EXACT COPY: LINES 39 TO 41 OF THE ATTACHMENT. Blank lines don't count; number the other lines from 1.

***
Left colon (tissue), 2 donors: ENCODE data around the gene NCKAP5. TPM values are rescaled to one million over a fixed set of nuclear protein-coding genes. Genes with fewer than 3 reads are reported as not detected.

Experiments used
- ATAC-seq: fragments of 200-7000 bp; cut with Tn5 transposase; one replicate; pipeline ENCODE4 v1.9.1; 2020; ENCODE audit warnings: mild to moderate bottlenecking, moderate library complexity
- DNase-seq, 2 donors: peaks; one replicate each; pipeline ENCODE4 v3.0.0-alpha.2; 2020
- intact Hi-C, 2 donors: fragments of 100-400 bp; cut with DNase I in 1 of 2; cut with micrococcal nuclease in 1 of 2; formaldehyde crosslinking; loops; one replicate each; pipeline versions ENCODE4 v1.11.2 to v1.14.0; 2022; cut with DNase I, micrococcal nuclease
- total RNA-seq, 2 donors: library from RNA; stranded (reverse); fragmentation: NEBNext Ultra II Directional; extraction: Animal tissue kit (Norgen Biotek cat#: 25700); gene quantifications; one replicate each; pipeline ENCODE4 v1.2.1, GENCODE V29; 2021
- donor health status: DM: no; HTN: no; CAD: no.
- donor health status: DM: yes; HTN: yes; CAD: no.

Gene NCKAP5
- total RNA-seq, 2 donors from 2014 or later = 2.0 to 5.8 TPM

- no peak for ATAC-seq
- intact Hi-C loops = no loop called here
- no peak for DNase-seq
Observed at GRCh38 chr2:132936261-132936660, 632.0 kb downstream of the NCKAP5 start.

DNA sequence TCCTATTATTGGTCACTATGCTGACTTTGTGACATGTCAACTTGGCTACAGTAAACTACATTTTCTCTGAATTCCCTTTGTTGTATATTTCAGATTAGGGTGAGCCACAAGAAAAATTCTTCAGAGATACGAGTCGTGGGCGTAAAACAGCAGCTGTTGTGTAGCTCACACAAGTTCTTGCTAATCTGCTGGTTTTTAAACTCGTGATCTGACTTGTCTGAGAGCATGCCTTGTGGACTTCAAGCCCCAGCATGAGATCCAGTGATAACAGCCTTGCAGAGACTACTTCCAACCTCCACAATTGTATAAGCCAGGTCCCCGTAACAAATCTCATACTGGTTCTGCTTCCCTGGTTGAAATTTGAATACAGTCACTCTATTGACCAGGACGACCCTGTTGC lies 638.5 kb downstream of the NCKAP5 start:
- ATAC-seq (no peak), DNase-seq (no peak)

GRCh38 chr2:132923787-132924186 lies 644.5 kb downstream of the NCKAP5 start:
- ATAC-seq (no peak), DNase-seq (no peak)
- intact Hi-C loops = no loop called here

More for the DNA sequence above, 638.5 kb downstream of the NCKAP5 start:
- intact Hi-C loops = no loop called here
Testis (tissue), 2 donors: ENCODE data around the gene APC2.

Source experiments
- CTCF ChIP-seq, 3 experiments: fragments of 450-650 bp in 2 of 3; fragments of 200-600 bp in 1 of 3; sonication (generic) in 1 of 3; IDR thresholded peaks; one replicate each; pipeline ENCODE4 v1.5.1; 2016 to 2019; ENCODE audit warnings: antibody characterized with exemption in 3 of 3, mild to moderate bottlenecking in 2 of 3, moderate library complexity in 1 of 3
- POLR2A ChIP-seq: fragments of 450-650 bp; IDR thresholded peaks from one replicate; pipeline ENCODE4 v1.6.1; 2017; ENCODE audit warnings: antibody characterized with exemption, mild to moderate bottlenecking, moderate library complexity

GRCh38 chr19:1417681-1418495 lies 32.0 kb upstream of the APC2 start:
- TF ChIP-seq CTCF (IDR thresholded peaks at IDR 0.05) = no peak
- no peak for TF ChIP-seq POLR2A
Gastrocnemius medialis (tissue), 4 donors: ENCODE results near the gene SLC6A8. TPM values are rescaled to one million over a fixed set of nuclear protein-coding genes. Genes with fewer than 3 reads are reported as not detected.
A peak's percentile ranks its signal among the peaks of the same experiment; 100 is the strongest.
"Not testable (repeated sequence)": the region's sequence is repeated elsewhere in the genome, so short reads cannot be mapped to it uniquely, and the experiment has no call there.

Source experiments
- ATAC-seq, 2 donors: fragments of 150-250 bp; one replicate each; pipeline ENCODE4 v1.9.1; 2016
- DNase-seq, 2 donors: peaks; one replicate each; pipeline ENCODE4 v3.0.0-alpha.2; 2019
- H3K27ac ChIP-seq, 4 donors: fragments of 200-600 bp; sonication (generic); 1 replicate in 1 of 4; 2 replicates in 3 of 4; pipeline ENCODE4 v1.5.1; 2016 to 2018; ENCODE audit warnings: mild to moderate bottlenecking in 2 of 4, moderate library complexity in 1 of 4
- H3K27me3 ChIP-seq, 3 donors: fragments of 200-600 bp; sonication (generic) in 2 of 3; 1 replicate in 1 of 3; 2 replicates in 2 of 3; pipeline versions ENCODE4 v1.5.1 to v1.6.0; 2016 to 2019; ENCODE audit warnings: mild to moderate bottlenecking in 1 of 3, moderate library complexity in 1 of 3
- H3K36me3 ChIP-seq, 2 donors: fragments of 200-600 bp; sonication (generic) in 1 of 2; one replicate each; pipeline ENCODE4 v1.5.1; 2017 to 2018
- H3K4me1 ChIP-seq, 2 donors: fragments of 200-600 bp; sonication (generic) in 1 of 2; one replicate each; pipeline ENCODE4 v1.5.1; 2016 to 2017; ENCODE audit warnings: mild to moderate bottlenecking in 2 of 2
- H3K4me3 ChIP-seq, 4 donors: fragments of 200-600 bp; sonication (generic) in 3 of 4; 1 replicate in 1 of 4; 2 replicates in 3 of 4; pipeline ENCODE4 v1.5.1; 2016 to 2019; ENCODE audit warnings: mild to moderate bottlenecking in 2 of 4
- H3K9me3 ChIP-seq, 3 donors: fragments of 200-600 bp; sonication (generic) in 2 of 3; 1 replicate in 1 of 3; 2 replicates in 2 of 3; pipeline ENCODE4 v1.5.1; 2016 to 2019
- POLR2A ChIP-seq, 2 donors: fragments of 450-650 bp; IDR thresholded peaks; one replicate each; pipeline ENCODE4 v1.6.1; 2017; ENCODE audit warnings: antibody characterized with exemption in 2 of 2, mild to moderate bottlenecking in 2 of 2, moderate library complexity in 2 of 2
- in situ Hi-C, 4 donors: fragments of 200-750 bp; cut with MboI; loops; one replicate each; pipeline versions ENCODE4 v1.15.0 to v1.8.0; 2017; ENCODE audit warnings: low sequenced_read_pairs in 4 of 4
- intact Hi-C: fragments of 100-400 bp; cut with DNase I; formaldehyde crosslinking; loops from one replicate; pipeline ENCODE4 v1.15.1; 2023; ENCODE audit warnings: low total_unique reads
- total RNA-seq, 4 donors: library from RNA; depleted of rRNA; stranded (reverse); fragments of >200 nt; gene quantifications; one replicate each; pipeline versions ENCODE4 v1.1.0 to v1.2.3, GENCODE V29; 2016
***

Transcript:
- H3K4me3 ChIP-seq, 4 donors: fragments of 200-600 bp; sonication (generic) in 3 of 4; 1 replicate in 1 of 4; 2 replicates in 3 of 4; pipeline ENCODE4 v1.5.1; 2016 to 2019; ENCODE audit warnings: mild to moderate bottlenecking in 2 of 4
- H3K9me3 ChIP-seq, 3 donors: fragments of 200-600 bp; sonication (generic) in 2 of 3; 1 replicate in 1 of 3; 2 replicates in 2 of 3; pipeline ENCODE4 v1.5.1; 2016 to 2019
- POLR2A ChIP-seq, 2 donors: fragments of 450-650 bp; IDR thresholded peaks; one replicate each; pipeline ENCODE4 v1.6.1; 2017; ENCODE audit warnings: antibody characterized with exemption in 2 of 2, mild to moderate bottlenecking in 2 of 2, moderate library complexity in 2 of 2